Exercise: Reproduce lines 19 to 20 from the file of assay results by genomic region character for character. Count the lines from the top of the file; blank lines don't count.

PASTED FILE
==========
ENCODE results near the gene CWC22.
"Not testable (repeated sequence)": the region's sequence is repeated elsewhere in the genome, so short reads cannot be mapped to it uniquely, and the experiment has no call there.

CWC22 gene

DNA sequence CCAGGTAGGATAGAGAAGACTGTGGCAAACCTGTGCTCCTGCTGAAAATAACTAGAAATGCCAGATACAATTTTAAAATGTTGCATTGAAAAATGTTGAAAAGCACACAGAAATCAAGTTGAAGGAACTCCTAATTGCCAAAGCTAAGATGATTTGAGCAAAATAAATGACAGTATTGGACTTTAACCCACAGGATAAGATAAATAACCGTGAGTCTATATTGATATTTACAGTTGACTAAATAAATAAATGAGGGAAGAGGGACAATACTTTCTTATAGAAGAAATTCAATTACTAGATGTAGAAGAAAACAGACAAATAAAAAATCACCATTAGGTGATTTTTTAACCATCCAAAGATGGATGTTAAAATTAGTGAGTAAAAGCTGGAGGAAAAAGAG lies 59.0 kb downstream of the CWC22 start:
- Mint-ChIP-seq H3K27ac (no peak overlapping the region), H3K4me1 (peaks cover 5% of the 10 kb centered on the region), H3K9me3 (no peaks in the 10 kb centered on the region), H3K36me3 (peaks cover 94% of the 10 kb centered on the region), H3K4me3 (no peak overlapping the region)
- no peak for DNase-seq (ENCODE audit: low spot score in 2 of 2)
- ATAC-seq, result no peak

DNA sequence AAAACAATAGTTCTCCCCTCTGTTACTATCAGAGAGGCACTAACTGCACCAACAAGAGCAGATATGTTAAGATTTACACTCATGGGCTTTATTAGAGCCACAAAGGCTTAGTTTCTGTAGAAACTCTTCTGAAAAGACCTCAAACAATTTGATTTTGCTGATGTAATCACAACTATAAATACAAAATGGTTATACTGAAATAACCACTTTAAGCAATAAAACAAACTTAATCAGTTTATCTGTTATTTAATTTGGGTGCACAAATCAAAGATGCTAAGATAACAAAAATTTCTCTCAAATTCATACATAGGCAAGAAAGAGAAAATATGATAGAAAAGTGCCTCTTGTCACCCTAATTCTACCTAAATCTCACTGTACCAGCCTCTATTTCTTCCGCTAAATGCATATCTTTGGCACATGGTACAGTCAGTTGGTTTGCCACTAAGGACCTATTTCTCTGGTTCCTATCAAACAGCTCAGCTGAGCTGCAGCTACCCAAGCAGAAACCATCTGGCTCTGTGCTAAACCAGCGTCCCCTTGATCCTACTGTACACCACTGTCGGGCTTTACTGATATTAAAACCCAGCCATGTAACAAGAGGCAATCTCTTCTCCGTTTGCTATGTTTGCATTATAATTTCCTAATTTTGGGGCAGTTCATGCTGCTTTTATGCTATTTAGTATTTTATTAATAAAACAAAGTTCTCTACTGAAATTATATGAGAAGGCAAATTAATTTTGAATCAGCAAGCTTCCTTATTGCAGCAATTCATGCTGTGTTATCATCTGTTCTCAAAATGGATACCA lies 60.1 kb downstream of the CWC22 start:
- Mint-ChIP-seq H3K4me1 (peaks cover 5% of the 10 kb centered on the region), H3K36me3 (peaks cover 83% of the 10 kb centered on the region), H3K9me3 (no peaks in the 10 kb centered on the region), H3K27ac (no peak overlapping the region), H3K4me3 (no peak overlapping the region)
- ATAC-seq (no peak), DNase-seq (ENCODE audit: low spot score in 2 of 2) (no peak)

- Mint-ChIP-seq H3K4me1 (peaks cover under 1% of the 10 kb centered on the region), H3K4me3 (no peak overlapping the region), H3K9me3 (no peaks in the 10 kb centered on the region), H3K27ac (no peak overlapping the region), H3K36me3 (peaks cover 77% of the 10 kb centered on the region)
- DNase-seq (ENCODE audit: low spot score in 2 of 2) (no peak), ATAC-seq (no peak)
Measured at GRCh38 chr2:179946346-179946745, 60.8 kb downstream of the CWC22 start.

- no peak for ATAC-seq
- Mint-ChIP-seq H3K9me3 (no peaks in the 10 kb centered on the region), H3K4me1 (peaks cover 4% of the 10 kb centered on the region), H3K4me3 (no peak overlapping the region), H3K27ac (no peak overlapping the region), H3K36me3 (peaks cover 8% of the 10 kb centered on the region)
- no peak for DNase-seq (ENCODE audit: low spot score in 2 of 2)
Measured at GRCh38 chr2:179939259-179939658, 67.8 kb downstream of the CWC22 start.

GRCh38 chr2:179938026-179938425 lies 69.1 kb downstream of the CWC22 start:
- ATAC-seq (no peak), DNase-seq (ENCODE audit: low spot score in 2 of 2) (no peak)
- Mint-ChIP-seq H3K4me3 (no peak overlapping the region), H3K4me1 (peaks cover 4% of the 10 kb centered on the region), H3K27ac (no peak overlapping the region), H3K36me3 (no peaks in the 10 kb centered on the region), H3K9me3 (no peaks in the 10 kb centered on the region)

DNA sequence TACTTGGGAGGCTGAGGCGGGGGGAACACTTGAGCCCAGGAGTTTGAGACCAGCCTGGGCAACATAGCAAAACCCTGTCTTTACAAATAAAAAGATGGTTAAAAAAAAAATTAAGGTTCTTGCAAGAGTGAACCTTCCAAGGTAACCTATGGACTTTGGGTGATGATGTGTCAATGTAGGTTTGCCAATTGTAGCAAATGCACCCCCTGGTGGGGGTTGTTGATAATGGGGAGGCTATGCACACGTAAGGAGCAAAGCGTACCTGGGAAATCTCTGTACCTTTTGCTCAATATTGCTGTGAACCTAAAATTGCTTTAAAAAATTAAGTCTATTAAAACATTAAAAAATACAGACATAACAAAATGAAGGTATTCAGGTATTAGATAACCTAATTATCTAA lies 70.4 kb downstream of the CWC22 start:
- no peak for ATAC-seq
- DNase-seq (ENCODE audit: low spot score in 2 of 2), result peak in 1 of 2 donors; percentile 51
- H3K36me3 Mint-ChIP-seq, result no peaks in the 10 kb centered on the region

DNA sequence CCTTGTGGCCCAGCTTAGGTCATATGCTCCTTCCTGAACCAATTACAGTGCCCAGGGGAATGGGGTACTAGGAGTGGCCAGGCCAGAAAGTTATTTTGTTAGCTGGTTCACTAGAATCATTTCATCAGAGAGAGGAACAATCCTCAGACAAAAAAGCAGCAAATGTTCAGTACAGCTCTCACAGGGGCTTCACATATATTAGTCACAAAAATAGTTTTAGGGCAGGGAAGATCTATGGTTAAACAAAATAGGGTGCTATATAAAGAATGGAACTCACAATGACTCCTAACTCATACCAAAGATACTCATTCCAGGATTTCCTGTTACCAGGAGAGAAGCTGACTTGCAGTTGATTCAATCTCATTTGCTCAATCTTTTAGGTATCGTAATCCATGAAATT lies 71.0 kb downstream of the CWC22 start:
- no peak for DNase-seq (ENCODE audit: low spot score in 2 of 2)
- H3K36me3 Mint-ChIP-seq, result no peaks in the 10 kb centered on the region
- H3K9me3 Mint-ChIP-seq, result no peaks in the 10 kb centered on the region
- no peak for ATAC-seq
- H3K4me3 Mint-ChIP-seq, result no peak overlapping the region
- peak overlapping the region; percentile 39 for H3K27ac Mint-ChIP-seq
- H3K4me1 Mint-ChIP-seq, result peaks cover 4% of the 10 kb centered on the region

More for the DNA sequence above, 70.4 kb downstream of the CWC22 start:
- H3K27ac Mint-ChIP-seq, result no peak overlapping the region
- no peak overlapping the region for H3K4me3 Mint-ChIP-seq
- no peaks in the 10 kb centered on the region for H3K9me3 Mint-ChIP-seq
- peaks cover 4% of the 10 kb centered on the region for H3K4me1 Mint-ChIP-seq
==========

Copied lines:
- ATAC-seq (no peak), DNase-seq (ENCODE audit: low spot score in 2 of 2) (no peak)
- Mint-ChIP-seq H3K4me3 (no peak overlapping the region), H3K4me1 (peaks cover 4% of the 10 kb centered on the region), H3K27ac (no peak overlapping the region), H3K36me3 (no peaks in the 10 kb centered on the region), H3K9me3 (no peaks in the 10 kb centered on the region)